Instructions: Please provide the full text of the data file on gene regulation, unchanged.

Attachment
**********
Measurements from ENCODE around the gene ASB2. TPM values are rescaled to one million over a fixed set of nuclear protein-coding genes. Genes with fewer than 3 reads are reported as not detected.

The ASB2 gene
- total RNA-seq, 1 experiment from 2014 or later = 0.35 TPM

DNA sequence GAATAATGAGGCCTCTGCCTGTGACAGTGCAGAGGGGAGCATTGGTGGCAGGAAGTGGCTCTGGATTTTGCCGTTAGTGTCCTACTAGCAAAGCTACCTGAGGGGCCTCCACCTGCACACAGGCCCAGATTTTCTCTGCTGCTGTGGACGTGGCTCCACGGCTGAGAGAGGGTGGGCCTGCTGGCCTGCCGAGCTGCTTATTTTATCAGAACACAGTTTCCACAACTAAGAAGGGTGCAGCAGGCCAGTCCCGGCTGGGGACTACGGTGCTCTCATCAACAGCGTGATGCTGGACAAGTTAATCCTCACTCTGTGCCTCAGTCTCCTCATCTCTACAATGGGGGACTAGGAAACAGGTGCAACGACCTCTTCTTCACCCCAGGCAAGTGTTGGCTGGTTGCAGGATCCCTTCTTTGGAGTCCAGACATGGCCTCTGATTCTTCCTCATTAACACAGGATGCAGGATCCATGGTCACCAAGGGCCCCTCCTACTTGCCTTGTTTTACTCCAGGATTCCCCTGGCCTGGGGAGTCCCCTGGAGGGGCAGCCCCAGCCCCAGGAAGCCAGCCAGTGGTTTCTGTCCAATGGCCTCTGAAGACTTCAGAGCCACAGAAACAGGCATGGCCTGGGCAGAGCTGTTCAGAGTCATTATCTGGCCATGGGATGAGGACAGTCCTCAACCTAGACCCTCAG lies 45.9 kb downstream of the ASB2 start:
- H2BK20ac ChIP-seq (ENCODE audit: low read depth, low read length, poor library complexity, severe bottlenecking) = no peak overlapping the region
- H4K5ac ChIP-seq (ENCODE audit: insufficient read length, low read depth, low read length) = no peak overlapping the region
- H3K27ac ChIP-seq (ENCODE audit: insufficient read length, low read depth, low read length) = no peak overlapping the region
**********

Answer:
Measurements from ENCODE around the gene ASB2. TPM values are rescaled to one million over a fixed set of nuclear protein-coding genes. Genes with fewer than 3 reads are reported as not detected.

The ASB2 gene
- total RNA-seq, 1 experiment from 2014 or later = 0.35 TPM

DNA sequence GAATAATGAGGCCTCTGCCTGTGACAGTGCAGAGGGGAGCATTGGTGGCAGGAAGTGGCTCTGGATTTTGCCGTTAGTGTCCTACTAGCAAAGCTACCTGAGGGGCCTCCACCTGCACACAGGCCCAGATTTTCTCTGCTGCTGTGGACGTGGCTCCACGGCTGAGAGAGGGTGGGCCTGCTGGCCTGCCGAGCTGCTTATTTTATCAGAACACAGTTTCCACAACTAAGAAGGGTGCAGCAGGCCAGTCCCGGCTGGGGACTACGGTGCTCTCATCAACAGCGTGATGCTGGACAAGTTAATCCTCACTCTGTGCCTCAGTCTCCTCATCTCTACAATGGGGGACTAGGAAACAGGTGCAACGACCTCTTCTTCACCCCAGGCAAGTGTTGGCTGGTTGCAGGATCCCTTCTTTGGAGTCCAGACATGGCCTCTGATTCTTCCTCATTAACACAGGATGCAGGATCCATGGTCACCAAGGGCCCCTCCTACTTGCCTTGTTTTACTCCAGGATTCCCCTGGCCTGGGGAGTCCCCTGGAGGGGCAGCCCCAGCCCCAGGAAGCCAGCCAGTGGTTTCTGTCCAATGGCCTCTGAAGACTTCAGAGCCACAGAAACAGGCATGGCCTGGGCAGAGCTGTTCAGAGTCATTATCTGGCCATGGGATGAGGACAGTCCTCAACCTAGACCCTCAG lies 45.9 kb downstream of the ASB2 start:
- H2BK20ac ChIP-seq (ENCODE audit: low read depth, low read length, poor library complexity, severe bottlenecking) = no peak overlapping the region
- H4K5ac ChIP-seq (ENCODE audit: insufficient read length, low read depth, low read length) = no peak overlapping the region
- H3K27ac ChIP-seq (ENCODE audit: insufficient read length, low read depth, low read length) = no peak overlapping the region